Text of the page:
The World Heritage List includes 890 properties forming part of the cultural and natural heritage that the World Heritage Committee considers as having outstanding universal value. This list includes 689 cultural, 176 natural and 25 mixed properties in 148 countries.
On this list are 31 properties that the World Heritage Committee feels are in danger. While it may not always be appropriate or even prudent to become involved in some local issues, if you live near any of the properties on the list you can consider how to show subtle support for their maintenance. At the least, visit the properties to see them before they are ruined!
Manas Wildlife Sanctuary
This park is located in the Eastern Himalaya foothills, in the Indian state of Assam, and named after the Manas River that flows through the middle of it. The river also forms the border between India and Bhutan. The park was set aside s a wildlife sanctuary in 1928 and later the Manas Tiger reserve was created in 1972.
UNESCO declared the site in danger in 1992 due to heavy poaching and terrorist activities. However, the park is slowly recovering due to a small but committed group of people calling themselves the MMES, the Manas Maozigendri Ecotourism Society. Their slogan is ‘Know Manas, Love Manas, Save Manas.’ Not many tourists visit the park even though the visit is well worth making the effort to see the rare and endangered animals living in the sanctuary, including Assam Roofed Turtle, Hispid Hare, Golden Langur and Pygmy Hog, and of course the tigers. Rhinoceros have recently been re-introduced after being poached to extinction.
It is also one of the richest bio-diverse areas anywhere in the world, with the sub-Himalayan grasslands continuing up into the dense mountain forest. If you are an expat in Southeast Asia a visit to this sanctuary would bring in valuable revenue and further raise awareness of the support the sanctuary needs in order to continue to protect the rare and endangered species that live here.
Fort and Shalimar Gardens in Lahore
The Fort and Shalimar Gardens in Lahore are masterpieces of art, design and planning from the time of the Mughal civilization, which reached its height during the reign of the Emperor Shah Jahan.
The Lahore Fort is locally referred to as Shahi Qila citadel of the city of Lahore, Pakistan. The fort is at least as old as 1021 C.E. although there has been some type of settlement on this site to at least 1000 BC. The existing fort was built during the reign of Mughal emperor Akbar (1556-1605), and was built upon and improved by following Mughal rulers. Within the fort are 21 monuments, including beautiful marble palaces and mosques decorated with mosaics and gilt.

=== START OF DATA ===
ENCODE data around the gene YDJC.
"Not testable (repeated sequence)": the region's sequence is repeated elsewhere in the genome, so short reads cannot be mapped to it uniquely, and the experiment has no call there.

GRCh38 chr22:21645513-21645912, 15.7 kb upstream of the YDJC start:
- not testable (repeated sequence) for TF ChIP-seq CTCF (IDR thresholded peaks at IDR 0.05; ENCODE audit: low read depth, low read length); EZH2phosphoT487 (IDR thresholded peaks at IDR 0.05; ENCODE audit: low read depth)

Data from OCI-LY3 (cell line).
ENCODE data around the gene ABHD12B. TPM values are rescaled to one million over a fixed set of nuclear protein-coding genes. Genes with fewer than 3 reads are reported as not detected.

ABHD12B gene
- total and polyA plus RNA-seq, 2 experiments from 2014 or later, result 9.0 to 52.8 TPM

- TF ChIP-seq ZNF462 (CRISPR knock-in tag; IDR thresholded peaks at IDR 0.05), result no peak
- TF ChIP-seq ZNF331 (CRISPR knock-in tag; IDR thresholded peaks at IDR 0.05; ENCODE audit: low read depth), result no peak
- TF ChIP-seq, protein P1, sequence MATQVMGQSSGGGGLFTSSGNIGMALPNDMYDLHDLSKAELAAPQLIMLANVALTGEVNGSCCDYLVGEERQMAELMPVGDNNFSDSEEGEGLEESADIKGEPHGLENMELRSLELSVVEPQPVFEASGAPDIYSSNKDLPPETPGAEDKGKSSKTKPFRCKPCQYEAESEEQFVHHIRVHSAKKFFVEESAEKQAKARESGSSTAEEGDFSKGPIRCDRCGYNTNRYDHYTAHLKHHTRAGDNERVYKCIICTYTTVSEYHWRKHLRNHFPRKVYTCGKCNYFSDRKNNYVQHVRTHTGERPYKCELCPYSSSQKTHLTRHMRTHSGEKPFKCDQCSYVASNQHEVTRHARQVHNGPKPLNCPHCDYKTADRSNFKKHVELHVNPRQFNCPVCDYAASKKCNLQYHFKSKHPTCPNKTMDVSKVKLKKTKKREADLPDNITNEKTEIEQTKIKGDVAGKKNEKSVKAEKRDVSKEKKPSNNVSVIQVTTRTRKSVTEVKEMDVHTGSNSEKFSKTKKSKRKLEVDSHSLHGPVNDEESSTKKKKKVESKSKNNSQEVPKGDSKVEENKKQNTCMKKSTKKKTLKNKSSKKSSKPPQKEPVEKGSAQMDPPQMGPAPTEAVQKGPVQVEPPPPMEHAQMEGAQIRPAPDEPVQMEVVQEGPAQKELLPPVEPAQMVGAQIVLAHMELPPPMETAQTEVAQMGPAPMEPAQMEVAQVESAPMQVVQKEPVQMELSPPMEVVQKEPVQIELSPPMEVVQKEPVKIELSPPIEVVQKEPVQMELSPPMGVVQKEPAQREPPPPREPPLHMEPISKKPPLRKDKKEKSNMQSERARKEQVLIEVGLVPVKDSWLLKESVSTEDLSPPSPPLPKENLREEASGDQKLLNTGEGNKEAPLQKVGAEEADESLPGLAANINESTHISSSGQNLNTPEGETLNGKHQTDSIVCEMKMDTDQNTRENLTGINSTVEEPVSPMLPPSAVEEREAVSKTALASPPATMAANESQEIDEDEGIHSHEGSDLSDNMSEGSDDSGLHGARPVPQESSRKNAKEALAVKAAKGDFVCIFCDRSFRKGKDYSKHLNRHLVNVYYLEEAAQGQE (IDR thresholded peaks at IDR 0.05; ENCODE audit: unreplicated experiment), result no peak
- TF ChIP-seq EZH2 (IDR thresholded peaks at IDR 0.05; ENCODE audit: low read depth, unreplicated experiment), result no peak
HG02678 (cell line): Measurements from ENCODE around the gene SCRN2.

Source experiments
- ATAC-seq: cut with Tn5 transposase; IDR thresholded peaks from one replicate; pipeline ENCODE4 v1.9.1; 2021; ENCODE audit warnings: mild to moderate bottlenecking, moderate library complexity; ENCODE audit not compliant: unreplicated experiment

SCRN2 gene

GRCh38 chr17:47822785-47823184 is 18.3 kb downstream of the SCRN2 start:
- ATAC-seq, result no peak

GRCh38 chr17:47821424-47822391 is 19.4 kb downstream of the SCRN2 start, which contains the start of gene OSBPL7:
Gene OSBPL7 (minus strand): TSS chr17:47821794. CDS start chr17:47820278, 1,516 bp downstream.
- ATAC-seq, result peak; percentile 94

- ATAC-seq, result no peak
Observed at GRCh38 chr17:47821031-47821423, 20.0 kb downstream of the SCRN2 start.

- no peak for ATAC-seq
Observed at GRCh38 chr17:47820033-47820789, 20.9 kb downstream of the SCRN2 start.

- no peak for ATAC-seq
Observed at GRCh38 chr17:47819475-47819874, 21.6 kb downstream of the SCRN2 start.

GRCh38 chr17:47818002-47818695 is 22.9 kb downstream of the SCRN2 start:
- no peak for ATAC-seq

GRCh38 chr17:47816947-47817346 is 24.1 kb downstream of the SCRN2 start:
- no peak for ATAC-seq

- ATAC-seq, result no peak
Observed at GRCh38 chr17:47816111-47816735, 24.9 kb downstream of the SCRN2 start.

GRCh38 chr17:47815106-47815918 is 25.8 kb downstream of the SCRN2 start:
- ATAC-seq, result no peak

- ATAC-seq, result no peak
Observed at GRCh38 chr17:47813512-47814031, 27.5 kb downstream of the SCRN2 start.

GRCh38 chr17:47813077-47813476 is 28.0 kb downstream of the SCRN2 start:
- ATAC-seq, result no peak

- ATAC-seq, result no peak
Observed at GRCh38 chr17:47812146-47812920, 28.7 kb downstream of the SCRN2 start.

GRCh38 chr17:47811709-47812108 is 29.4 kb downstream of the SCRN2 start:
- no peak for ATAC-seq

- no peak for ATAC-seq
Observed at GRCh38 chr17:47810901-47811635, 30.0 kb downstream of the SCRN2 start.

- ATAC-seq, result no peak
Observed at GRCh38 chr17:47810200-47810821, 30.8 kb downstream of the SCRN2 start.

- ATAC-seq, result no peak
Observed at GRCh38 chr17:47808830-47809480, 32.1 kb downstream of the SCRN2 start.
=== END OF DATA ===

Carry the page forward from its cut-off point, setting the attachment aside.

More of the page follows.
The Shalimar Gardens are located near Baghbanpura 5 kilometers northeast of the main Lahore city. The Shalimar Gardens (‘Abode of Love’) were created by the Emperor Jahangir and his wife, Nur Jahan, in the traditional chahar bagh design, with a central pavilion in a rectangular pool where the canals meet. The gardens were originally approached from the lake by a long canal from Lake Dal. The canal also feeds the over 400 fountains and waterfalls. UNESCO added the gardens to the list of sites in danger because the outer walls and the hydraulic works are in urgent need of repair.
Rice Terraces of the Philippine Cordilleras
The rice fields of the Ifugao have continued high (5000ft) in the mountains for 2,000 years, the skills to maintain them passed down from one generation to the next. The rice fields represent the harmony between man and nature, as well as the ancient Philippine socio-cultural, economic, religious environment that continues today. Few sites in the world today are preserved so well by continual use in their original form.
There are many areas of terraced farming in these mountains, but he Ifugao farms are higher and built on steeper slopes, requiring much greater engineering ingenuity. Complex irrigation systems that harvest rainwater from the wet forests at the mountain tops as well as an elaborate farming system that incorporates lunar cycles, zoning, soil conservation and an amazing pest control system using herbs also make these rice fields historically important.
In 2001 these rice fields were listed as a site in danger by UNESCO because of deforestation of the mountain forests. Sadly, many younger generation are now leaving the area in search of work elsewhere or in local tourist trade rather than in the rice fields, which further puts these farms in danger of being lost.